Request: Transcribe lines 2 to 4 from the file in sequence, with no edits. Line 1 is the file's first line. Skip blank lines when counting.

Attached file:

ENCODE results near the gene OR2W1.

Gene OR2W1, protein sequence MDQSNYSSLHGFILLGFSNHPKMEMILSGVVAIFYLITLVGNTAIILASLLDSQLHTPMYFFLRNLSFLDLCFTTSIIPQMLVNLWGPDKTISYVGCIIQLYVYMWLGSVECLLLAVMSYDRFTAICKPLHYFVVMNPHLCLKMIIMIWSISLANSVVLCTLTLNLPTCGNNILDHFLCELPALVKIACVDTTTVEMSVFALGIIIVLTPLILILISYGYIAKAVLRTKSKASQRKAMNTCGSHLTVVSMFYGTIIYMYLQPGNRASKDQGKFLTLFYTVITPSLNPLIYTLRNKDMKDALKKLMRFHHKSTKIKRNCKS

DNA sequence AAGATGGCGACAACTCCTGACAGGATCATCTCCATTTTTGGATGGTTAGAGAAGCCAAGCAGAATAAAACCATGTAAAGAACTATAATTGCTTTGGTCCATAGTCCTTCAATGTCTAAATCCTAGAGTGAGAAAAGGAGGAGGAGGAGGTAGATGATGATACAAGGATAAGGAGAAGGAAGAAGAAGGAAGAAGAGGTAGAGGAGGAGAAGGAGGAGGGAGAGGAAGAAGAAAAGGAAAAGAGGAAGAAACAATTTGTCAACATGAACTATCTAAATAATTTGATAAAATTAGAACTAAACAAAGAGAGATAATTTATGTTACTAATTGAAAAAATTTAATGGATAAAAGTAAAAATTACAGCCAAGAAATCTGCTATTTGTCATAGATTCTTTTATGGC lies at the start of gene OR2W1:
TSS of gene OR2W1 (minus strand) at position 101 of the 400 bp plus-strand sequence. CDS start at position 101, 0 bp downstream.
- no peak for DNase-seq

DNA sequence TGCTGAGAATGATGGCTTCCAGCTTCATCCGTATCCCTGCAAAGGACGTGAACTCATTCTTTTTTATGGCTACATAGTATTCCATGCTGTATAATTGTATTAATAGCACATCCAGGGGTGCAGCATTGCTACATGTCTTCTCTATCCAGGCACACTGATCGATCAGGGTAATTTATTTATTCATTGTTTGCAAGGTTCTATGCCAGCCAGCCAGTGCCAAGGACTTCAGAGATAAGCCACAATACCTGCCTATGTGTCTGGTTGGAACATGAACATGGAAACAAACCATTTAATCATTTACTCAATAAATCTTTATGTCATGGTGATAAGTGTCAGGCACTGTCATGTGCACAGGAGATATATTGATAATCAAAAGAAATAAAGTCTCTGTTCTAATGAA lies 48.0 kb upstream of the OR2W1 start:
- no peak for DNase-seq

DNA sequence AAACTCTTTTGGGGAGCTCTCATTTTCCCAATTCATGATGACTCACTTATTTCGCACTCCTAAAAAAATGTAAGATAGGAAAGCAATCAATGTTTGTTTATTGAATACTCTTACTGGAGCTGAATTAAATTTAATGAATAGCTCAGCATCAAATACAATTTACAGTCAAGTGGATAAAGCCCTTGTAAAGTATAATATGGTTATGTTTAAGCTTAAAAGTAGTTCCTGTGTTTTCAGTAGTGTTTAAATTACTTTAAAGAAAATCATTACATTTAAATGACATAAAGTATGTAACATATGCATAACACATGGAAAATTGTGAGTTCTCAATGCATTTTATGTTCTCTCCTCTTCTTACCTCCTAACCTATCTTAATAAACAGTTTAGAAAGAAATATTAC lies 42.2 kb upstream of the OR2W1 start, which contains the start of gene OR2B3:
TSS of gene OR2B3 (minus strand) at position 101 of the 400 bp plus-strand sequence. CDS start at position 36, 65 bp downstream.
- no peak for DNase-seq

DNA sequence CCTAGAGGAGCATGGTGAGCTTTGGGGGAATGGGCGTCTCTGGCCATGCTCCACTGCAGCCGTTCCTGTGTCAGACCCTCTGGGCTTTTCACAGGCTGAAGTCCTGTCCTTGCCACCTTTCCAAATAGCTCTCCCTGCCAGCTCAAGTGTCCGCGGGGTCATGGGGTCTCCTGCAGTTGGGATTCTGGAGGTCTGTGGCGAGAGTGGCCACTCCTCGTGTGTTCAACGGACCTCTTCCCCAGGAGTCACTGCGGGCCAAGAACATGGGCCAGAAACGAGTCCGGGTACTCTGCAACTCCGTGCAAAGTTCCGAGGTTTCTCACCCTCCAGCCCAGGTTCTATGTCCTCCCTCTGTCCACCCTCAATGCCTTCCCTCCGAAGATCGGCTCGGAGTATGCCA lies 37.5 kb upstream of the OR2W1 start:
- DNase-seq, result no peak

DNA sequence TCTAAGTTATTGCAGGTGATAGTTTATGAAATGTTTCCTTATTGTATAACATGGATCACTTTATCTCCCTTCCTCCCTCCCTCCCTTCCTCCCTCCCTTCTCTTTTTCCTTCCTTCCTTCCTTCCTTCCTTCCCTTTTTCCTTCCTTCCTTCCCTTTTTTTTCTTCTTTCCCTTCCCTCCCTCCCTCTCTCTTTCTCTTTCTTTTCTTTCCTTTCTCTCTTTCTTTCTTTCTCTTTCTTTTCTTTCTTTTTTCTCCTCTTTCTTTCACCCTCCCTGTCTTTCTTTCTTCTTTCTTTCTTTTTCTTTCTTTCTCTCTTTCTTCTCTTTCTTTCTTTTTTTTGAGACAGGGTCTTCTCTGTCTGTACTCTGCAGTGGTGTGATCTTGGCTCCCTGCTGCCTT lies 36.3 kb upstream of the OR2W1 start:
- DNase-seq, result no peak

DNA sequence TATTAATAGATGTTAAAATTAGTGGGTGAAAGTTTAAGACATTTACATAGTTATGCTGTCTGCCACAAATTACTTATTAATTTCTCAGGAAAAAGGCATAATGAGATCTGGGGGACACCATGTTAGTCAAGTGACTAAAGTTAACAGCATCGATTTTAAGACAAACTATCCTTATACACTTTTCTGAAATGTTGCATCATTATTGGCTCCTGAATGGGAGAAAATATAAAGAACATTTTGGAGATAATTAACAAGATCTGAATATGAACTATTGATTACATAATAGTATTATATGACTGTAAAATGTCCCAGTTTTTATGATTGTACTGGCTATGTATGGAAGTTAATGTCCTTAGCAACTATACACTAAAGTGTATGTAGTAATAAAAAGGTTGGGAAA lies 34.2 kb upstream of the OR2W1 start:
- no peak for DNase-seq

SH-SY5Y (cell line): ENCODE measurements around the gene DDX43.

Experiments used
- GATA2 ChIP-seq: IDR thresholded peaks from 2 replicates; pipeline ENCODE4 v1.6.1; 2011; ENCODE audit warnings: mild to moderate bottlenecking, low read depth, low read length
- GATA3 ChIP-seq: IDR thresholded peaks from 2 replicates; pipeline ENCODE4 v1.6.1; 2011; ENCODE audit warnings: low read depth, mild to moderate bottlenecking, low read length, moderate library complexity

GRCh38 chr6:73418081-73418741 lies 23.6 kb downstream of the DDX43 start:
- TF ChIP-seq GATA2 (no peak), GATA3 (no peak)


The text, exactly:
Gene OR2W1, protein sequence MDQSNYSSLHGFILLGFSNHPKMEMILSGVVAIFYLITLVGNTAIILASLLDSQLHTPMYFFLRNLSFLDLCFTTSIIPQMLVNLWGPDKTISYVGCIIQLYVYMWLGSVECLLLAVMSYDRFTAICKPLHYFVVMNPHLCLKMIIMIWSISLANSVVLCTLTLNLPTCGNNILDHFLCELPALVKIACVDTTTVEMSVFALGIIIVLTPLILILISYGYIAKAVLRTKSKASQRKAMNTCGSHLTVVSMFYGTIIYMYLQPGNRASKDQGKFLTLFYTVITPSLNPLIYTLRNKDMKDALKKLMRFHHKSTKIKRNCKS

DNA sequence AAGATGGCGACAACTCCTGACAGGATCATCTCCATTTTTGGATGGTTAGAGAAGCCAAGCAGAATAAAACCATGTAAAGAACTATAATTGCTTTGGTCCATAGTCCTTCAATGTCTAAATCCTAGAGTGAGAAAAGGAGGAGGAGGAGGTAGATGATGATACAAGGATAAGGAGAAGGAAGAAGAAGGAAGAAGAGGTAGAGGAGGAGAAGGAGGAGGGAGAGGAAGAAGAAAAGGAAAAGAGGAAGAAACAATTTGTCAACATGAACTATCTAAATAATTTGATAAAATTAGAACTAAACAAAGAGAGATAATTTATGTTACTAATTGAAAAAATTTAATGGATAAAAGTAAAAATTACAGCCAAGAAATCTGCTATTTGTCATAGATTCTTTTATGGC lies at the start of gene OR2W1:
TSS of gene OR2W1 (minus strand) at position 101 of the 400 bp plus-strand sequence. CDS start at position 101, 0 bp downstream.